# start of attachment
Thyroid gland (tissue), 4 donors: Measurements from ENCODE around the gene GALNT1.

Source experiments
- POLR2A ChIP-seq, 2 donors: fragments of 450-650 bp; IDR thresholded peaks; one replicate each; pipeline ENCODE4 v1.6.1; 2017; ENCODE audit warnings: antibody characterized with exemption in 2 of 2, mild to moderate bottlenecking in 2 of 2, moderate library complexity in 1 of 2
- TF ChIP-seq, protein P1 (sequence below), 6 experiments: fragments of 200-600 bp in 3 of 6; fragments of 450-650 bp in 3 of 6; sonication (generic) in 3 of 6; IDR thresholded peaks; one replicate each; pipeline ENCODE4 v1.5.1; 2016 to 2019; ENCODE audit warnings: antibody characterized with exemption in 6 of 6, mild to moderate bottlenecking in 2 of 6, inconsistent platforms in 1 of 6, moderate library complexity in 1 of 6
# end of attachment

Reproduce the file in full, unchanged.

Thyroid gland (tissue), 4 donors: Measurements from ENCODE around the gene GALNT1.

Source experiments
- POLR2A ChIP-seq, 2 donors: fragments of 450-650 bp; IDR thresholded peaks; one replicate each; pipeline ENCODE4 v1.6.1; 2017; ENCODE audit warnings: antibody characterized with exemption in 2 of 2, mild to moderate bottlenecking in 2 of 2, moderate library complexity in 1 of 2
- TF ChIP-seq, protein P1 (sequence below), 6 experiments: fragments of 200-600 bp in 3 of 6; fragments of 450-650 bp in 3 of 6; sonication (generic) in 3 of 6; IDR thresholded peaks; one replicate each; pipeline ENCODE4 v1.5.1; 2016 to 2019; ENCODE audit warnings: antibody characterized with exemption in 6 of 6, mild to moderate bottlenecking in 2 of 6, inconsistent platforms in 1 of 6, moderate library complexity in 1 of 6